Plastic horsehair braid sewn following the steps in Gertie’s Ultimate Dress Book

This pineapple print fabric screams “summer!” and I thought that making a full circle skirt for a fun and flirty look was absolutely compulsory. I also wanted this holiday set to be something that could be worn comfortably at the beach, so I decided to use a horsehair braid around to hem so that the skirt will have a nice structure even when I am not wearing a petticoat underneath. I mean, it would be too hot to wear a petticoat to the beach right?

Peek-a-boo!

After making a skirt, a pair of shorts and the Simplicity 1426 top with removable straps, I still have sufficient yardage to make a simple top. But I’m thinking maybe that’s enough orange pineapple fabric for now. Ummm, I also still have another one of this same fabric but in sky blue.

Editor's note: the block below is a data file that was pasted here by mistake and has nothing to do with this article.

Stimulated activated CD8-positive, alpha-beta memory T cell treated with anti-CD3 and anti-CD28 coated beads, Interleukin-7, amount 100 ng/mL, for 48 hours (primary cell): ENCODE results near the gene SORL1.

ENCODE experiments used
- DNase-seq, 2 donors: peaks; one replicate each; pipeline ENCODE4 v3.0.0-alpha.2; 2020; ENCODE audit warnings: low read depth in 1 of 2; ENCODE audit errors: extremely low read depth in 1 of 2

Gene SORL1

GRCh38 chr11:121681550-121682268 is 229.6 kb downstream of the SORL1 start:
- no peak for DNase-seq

Well, if you like pineapples as much as I do, stay tuned for more posts on some SWEET pineapple goodness on the blog in the next month or so!

xxx

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SEWN: 1950’s style Sunday Picnic Pullover Dress (Butterick 6212)

Butterick 6212 Gwenstella MadeI have always been a fan of the 1950’s walk-away dress ever since it was featured on The Great British Sewing Bee. When Butterick reproduced the pattern as B4790, I was disappointed to find that the smallest size offered by the pattern was size 8. I’m usually somewhere between sizes 4-6, and having to grade an unusual pattern like the walk-away dress would require more thinking than I would like.

The Walkaway Dress. Left: The re-issue. Right: The original (via Butterick site and Vintage Patterns Wikia)

The Saturday Morning Dress. Left: The re-issue. Right: The original (via Butterick site and Vintage Patterns Wikia)